Monday, December 14, 2015

O Come, O Come

The celebration of Christmas with music is an ancient practice, and that this tradition continues is especially remarkable in our time when tolerance of anything old is disdained and eagerness for the new is an obsession. Yet, the traditional Advent song of O Come, O Come Emmanuel has been passed down to us for at least 1,200 years, is heard in the malls and on the streets, is sung by choirs and congregations in churches, and in endless arrangements on Christmas recordings.

As early as the ninth century, the tradition was to sing one verse of this song each of the seven days during the week before Christmas. The haunting minor melody of the Gregorian chant, "plainsong," (defined as unaccompanied church music sung in unison in medieval modes and in free rhythm corresponding to the accentuation of the words, which are taken from the liturgy), was originally sung in Latin. The note of rejoicing of the refrain was added in the thirteenth century. The words incorporate the prophecies and promises of Messiah throughout the Old Testament. So we sing the Word. Here are the five verses most commonly sung today:

O Come, O Come, Emmanuel

O come! O come! Emmanuel,
And ransom captive Israel,
That mourns in lonely exile here
Until the Son of God appear.
Rejoice! Rejoice!
Emmanuel shall come to Thee O Israel.

O come, O come, Thou Lord of Might,
Who to Thy tribes on Sinai's height
In ancient times didst give the law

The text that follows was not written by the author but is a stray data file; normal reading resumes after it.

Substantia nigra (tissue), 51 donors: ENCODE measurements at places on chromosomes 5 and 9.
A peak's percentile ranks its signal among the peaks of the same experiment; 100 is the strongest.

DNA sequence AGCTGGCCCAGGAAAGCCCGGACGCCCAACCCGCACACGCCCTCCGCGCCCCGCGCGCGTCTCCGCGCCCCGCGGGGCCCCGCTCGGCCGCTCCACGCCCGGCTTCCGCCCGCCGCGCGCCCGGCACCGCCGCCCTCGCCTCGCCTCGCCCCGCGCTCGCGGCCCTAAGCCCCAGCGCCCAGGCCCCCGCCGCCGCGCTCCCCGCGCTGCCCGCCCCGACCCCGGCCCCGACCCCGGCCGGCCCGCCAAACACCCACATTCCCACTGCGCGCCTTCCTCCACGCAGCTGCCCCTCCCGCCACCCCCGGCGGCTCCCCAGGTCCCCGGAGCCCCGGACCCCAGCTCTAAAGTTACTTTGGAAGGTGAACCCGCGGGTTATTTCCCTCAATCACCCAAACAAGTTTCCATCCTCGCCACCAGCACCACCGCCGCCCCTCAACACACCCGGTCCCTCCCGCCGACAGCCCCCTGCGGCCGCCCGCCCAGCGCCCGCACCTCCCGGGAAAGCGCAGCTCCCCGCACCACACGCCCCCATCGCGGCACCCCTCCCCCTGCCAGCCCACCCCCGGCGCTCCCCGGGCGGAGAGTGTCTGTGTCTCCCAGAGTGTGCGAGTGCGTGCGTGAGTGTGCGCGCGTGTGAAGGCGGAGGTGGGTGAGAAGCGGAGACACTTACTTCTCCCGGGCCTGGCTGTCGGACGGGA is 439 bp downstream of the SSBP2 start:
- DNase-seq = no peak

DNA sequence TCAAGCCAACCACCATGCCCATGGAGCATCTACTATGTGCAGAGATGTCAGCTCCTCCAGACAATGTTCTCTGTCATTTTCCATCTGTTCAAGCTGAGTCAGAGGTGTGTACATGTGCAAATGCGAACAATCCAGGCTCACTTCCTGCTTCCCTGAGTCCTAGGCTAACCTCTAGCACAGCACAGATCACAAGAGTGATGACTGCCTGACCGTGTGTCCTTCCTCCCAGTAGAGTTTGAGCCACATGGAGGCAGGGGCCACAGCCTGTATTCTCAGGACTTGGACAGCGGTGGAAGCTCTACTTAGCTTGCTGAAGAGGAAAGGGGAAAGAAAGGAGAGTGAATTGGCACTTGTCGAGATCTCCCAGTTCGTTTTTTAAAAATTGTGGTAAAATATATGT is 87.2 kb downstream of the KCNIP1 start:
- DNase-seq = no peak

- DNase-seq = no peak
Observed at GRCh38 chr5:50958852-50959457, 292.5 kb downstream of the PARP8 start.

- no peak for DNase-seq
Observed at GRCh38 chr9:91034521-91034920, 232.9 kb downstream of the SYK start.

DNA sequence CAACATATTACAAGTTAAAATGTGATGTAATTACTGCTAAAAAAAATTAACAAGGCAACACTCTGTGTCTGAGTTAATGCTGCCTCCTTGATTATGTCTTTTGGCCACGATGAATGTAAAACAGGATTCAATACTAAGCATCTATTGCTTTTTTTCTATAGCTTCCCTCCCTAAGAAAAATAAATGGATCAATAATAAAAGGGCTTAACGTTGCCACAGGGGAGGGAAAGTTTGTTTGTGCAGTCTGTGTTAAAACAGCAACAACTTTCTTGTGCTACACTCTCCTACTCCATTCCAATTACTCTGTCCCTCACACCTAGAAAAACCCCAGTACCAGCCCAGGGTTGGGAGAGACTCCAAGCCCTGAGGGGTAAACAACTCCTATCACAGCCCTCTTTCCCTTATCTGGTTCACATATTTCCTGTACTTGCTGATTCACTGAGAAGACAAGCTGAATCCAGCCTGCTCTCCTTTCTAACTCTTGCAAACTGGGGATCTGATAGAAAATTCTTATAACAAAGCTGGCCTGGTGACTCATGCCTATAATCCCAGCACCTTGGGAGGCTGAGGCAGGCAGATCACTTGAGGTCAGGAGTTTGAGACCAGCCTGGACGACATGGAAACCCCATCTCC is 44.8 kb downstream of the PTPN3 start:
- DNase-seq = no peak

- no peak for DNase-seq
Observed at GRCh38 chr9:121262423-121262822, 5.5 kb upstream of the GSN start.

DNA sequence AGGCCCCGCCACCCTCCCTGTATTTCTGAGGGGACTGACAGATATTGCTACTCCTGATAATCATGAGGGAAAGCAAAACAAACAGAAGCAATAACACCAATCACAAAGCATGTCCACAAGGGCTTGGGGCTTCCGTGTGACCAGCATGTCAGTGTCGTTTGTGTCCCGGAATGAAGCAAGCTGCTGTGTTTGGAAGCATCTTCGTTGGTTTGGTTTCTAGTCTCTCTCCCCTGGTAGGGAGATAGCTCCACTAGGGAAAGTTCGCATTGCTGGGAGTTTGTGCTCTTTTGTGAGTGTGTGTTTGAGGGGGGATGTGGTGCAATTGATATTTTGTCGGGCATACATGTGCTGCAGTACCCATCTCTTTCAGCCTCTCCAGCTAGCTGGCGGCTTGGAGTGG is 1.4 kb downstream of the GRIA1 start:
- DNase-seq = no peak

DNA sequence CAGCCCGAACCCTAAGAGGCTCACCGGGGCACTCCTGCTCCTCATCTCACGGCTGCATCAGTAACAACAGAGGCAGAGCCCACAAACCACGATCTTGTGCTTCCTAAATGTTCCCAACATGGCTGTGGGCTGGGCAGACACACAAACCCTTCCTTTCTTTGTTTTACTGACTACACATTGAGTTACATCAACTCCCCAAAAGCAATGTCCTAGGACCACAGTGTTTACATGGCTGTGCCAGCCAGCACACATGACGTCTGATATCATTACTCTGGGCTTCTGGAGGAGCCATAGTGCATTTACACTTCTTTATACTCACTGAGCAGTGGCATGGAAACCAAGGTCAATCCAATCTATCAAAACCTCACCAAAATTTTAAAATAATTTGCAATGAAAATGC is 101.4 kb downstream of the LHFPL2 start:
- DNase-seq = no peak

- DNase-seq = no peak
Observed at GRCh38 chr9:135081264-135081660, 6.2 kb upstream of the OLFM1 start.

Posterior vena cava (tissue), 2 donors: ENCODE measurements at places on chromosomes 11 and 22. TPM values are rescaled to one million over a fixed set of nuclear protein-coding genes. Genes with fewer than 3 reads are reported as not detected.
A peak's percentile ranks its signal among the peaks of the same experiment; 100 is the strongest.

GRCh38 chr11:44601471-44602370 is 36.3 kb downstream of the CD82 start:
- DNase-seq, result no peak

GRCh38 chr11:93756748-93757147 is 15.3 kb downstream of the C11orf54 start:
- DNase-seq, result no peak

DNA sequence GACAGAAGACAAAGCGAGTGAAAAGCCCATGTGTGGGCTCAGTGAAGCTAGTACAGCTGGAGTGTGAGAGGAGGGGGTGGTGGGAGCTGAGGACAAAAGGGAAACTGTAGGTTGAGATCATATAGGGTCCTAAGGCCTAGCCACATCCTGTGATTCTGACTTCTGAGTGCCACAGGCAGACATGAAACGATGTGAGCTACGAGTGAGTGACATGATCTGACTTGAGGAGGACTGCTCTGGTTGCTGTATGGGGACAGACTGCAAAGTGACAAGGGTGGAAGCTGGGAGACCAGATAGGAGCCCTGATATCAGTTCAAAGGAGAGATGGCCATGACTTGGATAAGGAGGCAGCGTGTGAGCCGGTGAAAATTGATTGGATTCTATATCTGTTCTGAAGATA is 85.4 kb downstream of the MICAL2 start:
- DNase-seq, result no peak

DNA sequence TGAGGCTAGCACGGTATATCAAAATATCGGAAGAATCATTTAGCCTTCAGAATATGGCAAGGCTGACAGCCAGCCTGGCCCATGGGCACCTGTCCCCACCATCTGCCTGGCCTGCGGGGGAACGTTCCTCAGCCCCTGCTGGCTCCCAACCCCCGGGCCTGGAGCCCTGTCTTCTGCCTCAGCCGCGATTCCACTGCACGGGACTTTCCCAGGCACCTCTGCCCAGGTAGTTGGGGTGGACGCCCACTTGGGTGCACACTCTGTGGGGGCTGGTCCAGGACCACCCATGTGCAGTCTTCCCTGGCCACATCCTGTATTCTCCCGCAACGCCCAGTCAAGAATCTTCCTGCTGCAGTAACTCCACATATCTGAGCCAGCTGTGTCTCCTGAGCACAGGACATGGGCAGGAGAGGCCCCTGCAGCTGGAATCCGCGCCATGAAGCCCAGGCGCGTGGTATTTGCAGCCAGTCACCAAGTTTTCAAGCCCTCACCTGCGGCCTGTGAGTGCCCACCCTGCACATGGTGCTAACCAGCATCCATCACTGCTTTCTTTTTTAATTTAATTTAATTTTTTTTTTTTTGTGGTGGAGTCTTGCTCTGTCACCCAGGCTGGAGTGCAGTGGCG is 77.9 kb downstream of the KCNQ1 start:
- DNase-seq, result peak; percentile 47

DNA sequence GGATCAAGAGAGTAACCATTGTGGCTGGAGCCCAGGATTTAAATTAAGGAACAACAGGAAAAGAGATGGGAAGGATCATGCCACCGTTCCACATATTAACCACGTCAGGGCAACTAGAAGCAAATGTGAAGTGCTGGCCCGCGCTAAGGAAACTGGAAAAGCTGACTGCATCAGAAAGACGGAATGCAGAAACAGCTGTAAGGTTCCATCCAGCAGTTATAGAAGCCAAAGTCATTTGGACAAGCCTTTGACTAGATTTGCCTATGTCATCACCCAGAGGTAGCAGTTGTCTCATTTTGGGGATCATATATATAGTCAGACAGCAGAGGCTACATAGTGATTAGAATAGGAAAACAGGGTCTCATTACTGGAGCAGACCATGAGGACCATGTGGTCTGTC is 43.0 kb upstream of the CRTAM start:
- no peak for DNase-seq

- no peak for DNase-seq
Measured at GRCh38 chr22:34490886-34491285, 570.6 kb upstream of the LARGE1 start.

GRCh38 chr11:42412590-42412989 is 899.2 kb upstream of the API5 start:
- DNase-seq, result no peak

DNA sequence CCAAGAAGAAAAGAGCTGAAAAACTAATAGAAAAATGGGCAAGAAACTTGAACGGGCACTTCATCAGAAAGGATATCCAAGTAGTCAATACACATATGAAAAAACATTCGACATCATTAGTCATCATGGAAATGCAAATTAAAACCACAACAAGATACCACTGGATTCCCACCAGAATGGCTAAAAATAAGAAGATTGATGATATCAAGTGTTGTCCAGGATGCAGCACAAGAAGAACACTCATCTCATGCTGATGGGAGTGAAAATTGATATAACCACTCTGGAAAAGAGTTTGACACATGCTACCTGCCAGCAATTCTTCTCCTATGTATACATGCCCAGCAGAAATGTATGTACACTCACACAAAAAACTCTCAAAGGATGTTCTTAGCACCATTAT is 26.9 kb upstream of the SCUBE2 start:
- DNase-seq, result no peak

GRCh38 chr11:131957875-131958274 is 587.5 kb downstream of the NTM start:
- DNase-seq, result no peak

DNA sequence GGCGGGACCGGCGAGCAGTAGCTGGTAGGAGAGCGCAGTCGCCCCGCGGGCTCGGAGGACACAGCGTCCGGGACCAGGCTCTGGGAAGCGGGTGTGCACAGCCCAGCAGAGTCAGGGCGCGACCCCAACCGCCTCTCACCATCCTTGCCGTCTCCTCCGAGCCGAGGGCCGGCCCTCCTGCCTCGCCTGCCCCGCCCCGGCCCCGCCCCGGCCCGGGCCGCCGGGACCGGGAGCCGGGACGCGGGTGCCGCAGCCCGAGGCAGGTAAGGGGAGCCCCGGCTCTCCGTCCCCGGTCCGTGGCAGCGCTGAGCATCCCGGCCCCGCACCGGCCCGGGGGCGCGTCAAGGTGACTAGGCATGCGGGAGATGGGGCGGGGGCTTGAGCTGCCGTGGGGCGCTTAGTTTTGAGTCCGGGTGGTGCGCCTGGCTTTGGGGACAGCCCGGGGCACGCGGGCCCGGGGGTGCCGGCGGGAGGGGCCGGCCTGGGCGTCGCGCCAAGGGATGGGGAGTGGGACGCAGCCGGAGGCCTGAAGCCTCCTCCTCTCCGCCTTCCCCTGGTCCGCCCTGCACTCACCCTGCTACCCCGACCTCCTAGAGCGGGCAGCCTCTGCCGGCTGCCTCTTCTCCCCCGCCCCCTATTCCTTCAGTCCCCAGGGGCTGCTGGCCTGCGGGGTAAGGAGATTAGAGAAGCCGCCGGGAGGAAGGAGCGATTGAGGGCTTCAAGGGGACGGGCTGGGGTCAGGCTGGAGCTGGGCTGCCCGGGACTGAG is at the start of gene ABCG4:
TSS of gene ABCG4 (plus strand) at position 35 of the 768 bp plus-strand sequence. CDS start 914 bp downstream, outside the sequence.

In cloud and majesty and awe.
Rejoice! Rejoice!
Emmanuel shall come to thee, O Israel.

O come, Thou rod of Jesse, free
Thine own from Satan's tyranny;
From depths of hell Thy people save
And give them vict'ry o'er the grave.
Rejoice! Rejoice!
Emmanuel shall come to thee, O Israel.

O come, thou Dayspring, come and cheer
Our spirits by Thine advent here;
Disperse the gloomy clouds of night
And death's dark shadows put to flight.
Rejoice! Rejoice!
Emmanuall shall come to thee, O Israel.

O come, Thou Key of David, come
And open wide our heav'nly home;
Make safe the way that leads on high,
And close the path to misery.
Rejoice! Rejoice!
Emmanual shall come to thee, O Israel.

The promise of Messiah was given the day sin entered the world (Genesis 3:15), and the yearning of man for his deliverance has not ceased since. The haunting quality of this ancient song fills our souls to this day as we join in singing with millions who have sung it before us in the longing for His coming, rejoicing in the hope and the glorious knowledge of Emmanuel, God with us yesterday, today, and forever.

For joy,



  1. We sing the first verse of this hymn every evening before dinner when we light the candles on our Advent wreath. It is one of my very favorite family traditions.

    Also, you know Malcolm Guite's book Sounding the Seasons, yes? His sonnet interpretations of the O Antiphons are beautiful. They're also in his book Waiting on the Word, which came out last month, and which you would love (if you don't love it already). :)

    1. Kimberlee,

      What a lovely tradition. I enjoy Guite's poetry, sonnets, and have read some of those. Our lives are rich in beauty.


  2. Thank you for sharing this! We did sing one verse every week during Advent at our little Moravian church in North Carolina. It's Emma's favorite Advent hymn. She's disappointed that we're learning "Lo, How A Rose E'er Blooming" this year - she thinks we should just sing O Come, O Come, but we already know it. LOL. Love learning the history of this beautiful hymn.

    1. Lo How a Rose is my personal favorite. There is room for many different ones and you can still sing O Come, O Come Emmanuel too.

      Merry Christmas to your family,